Wanted: bacteria that allow plants to flourish
Plants love favourable microbes such as bacteria and fungi: they grow better and become healthier. Jos Raaijmakers, Professor of Microbial Ecology, is in search of the right microbes to be used in agriculture. Inaugural lecture 13 November.
Favourable soil bacteria ignored
With regard to the domestication and breeding of crops, breeders have until now ignored the relation that crops have with favourable soil bacteria and other micro-organisms. It is therefore unclear whether those micro-organisms still play a role in agriculture, where the growth and health of crops have become dependent on fertilizers and pesticides. Raaijmakers' project Back2Roots, which is financed by Technology Institute STW, aims to re-identify these soil microbes. Together with his team, he travels to regions where the origin of crops can be found so as to recover some of these favourable micro-organisms.
Searching for microbes that are as yet unknown
'Many micro-organisms live on and inside the roots of plants, which encourages the growth and health of these plants,' Raaijmakers explains. 'Classic examples are Rhizobium bacteria and mycorrhiza fungi, that produce nutrients for the plant. But there are many other microbes to be found in the soil that are as yet unknown. Plants attract favourable soil microbes by secreting certain substances. Crop breeders have so far not selected on the basis of this particular feature; as a result, the 'microbiome', which is found in and surrounding the roots of plants, is different and may also be depleted.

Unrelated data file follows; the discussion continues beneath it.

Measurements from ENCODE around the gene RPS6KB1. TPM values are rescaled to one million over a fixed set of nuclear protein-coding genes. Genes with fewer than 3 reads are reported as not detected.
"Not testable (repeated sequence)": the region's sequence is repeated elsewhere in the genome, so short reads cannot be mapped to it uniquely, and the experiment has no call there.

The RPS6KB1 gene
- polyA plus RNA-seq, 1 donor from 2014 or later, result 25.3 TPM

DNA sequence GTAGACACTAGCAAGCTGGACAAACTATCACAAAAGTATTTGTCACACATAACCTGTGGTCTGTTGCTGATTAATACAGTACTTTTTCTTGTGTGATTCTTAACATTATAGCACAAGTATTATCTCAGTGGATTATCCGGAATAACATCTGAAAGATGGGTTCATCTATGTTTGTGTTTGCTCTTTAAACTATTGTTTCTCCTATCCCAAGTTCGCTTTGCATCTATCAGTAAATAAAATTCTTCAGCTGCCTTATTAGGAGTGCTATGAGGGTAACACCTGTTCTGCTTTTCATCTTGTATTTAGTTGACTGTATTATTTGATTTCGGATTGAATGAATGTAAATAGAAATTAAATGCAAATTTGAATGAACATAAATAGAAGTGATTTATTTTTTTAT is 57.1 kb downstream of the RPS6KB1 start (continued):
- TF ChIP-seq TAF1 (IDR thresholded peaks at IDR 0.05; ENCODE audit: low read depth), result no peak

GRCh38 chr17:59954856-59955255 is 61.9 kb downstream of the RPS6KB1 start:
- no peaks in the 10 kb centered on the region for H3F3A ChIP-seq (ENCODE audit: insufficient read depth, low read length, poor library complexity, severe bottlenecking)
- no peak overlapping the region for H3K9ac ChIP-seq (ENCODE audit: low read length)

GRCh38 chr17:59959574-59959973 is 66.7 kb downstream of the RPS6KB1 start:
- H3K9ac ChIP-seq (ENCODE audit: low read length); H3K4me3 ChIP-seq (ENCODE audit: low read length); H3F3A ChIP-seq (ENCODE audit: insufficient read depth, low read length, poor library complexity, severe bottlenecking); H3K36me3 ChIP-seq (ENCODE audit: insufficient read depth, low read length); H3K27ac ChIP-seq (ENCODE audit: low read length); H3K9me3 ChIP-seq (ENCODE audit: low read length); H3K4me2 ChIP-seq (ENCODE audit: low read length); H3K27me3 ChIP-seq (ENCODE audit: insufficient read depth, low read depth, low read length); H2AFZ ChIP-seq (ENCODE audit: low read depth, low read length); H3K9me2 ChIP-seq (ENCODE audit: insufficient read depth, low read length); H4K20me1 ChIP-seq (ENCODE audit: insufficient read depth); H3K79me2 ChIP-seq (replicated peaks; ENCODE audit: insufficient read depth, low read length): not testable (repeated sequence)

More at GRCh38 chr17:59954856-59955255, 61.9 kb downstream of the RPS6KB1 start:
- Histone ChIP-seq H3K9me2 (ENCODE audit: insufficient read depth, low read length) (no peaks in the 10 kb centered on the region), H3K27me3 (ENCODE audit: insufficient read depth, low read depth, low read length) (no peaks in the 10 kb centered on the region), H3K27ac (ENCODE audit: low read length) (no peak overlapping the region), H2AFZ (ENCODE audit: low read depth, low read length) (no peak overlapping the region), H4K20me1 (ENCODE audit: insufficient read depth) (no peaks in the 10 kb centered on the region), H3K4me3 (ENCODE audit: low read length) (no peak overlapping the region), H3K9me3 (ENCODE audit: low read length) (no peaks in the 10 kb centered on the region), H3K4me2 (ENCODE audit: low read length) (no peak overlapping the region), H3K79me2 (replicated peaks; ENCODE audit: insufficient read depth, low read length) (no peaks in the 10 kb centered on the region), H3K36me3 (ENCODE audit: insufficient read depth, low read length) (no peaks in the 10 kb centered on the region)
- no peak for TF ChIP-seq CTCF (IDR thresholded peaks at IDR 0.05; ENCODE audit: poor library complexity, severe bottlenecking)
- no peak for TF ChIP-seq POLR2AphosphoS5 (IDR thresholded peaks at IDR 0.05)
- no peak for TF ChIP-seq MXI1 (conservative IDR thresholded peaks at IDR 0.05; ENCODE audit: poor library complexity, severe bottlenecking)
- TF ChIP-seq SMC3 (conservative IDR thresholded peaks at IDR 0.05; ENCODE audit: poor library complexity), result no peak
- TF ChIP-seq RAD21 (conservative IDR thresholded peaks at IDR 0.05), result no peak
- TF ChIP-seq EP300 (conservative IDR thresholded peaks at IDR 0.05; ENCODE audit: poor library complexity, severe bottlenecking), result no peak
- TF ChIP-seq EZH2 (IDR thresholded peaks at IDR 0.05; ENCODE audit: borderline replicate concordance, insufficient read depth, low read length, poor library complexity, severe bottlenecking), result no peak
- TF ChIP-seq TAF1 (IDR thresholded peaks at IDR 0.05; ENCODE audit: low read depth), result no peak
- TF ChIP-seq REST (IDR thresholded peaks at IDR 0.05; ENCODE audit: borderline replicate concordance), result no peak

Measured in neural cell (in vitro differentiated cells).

The researchers will travel to the Andes in search of the wild relatives of the tomato and the bean, and to the Middle East to study desert plants that are resistant to extreme drought. They will examine which micro-organisms live on and in the roots of these wild relatives and investigate the role they play in the growth and health of these plants. 'We hope to find a set of favourable microbes and we want to check whether we can increase the growth and health of these plants by stimulating these microbes or by adding them to the soil and to the plant seeds.’
Ecological context essential
Raaijmakers' approach to this subject is relatively new in the field of microbiology. Until recently microbiologists have bred and examined the micro-organisms mainly on the basis of type and strain. During the last few years the interaction between micro-organisms and their relation to plants have increasingly come into focus, partly due to the development of new technologies used for examining microbial communities. Raaijmakers: 'It has proven to be essential to study the micro-organisms in their ecological context, because certain traits only manifest themselves in the presence of other types.'
Jos Raaijmakers is head of Microbial Ecology at the Dutch Institute of Ecology (NIOO-KNAW) and is affiliated to the Institute of Biology Leiden for one day a week. 'In Leiden I have found a very good addition to the expertise of the NIOO,' he says. 'The IBL has a high level of research in molecular biotechnology, plant chemistry, mycology and evolutionary studies.'